Severe asthma in children is characterized by sustained symptoms despite treatment with high doses of inhaled corticosteroids or oral corticosteroids. Severe asthma is divided into 2 categories:
- difficult-to-treat asthma - poor control due to an incorrect diagnosis or comorbidities, or poor adherence
- severe therapy-resistant asthma - poor control despite management of the factors above
Severe asthma: “What to do when asthma is not doing well?” (click to enlarge the image).
Severe asthma is a highly heterogeneous disorder associated with a number of clinical and inflammatory phenotypes.
Guideline-based drug therapy of severe childhood asthma is based primarily on extrapolated data from adult studies. Children with severe asthma should be treated with higher-dose inhaled or oral corticosteroids combined with long-acting β-agonists and other add-on therapies, such as antileukotrienes and methylxanthines.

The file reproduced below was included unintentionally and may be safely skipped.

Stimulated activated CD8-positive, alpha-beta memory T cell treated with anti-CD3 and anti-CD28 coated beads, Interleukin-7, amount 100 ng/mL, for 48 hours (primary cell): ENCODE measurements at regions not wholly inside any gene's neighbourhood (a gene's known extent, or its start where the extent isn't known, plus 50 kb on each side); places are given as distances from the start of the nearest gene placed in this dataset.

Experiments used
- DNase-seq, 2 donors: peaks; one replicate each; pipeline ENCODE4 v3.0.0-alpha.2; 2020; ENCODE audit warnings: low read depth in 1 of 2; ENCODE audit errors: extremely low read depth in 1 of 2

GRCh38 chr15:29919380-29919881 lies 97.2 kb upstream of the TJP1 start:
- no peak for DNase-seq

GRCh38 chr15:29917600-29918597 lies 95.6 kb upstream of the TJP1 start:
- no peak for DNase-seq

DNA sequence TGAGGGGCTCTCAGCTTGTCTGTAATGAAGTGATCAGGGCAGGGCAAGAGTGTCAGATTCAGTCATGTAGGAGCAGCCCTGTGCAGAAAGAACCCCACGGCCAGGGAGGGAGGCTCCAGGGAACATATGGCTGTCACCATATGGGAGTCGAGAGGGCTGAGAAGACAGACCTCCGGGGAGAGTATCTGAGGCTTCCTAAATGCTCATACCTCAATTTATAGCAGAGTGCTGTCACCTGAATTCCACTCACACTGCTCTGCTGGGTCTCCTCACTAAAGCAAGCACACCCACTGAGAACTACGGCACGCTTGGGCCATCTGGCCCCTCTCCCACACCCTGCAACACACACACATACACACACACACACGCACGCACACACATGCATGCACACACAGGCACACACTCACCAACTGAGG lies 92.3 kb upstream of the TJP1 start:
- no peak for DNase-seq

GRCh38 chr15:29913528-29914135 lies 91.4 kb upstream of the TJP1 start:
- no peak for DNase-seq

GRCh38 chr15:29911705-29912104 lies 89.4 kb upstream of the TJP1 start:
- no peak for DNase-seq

It is important to identify and address the influences that make asthma difficult to control, including reviewing the diagnosis and removing causal or aggravating factors.
Better definition of the phenotypes and better targeting of therapy based upon individual patient phenotypes is likely to improve asthma treatment in the future.
Severe Asthma in Children. Theresa W. Guilbert, et al. The Journal of Allergy and Clinical Immunology: In Practice, Volume 2, Issue 5, Pages 489–500, September–October, 2014
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